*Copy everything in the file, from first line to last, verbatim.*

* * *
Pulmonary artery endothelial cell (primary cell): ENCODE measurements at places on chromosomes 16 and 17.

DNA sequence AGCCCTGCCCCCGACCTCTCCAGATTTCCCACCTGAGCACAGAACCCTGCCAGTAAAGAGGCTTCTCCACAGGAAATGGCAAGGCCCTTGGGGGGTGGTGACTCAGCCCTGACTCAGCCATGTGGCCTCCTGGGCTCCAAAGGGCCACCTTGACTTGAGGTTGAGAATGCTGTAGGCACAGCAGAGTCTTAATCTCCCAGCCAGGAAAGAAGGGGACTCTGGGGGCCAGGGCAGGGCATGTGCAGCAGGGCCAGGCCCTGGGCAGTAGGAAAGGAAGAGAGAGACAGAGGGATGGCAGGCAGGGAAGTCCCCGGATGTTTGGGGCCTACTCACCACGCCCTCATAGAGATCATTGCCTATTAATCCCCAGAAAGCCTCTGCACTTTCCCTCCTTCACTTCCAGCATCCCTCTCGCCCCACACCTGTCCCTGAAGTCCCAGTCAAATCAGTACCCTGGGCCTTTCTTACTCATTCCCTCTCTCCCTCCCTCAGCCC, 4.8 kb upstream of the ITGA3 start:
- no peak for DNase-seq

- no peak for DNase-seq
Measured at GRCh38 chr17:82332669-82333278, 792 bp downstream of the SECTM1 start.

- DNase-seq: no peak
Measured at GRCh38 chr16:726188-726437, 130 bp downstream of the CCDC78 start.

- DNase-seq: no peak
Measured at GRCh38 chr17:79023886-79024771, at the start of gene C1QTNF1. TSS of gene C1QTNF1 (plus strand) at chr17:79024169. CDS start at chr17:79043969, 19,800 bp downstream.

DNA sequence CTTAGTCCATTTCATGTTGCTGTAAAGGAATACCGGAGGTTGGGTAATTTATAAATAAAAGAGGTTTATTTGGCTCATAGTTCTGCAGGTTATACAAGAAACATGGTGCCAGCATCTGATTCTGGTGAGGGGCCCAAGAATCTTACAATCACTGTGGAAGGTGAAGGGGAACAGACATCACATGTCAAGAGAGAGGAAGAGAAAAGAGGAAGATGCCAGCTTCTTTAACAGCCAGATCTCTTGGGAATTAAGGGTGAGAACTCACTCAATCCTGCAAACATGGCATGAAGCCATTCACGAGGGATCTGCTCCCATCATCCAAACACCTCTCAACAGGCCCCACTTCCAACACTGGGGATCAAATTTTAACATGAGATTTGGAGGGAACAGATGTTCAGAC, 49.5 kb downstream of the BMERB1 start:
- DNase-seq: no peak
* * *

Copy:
Pulmonary artery endothelial cell (primary cell): ENCODE measurements at places on chromosomes 16 and 17.

DNA sequence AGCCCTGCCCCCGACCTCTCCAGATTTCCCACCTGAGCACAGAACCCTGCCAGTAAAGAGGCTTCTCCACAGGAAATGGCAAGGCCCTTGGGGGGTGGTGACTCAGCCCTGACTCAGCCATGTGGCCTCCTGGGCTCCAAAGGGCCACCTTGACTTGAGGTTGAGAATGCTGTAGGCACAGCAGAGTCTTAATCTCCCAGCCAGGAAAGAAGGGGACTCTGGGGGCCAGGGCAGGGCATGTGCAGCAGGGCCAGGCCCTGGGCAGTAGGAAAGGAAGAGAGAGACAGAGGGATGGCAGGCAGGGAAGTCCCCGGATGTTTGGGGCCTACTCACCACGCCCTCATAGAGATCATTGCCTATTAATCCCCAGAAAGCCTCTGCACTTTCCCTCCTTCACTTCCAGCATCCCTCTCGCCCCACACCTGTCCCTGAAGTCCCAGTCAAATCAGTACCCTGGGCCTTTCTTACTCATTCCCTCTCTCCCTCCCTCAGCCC, 4.8 kb upstream of the ITGA3 start:
- no peak for DNase-seq

- no peak for DNase-seq
Measured at GRCh38 chr17:82332669-82333278, 792 bp downstream of the SECTM1 start.

- DNase-seq: no peak
Measured at GRCh38 chr16:726188-726437, 130 bp downstream of the CCDC78 start.

- DNase-seq: no peak
Measured at GRCh38 chr17:79023886-79024771, at the start of gene C1QTNF1. TSS of gene C1QTNF1 (plus strand) at chr17:79024169. CDS start at chr17:79043969, 19,800 bp downstream.

DNA sequence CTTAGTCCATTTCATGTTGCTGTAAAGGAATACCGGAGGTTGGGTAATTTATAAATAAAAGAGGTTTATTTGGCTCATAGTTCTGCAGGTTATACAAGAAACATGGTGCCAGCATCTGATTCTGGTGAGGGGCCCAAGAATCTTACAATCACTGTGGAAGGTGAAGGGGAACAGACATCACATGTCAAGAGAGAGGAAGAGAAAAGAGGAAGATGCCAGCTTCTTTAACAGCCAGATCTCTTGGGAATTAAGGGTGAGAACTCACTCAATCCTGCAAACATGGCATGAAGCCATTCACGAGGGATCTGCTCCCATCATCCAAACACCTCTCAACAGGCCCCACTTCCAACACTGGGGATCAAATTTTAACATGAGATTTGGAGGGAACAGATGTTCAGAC, 49.5 kb downstream of the BMERB1 start:
- DNase-seq: no peak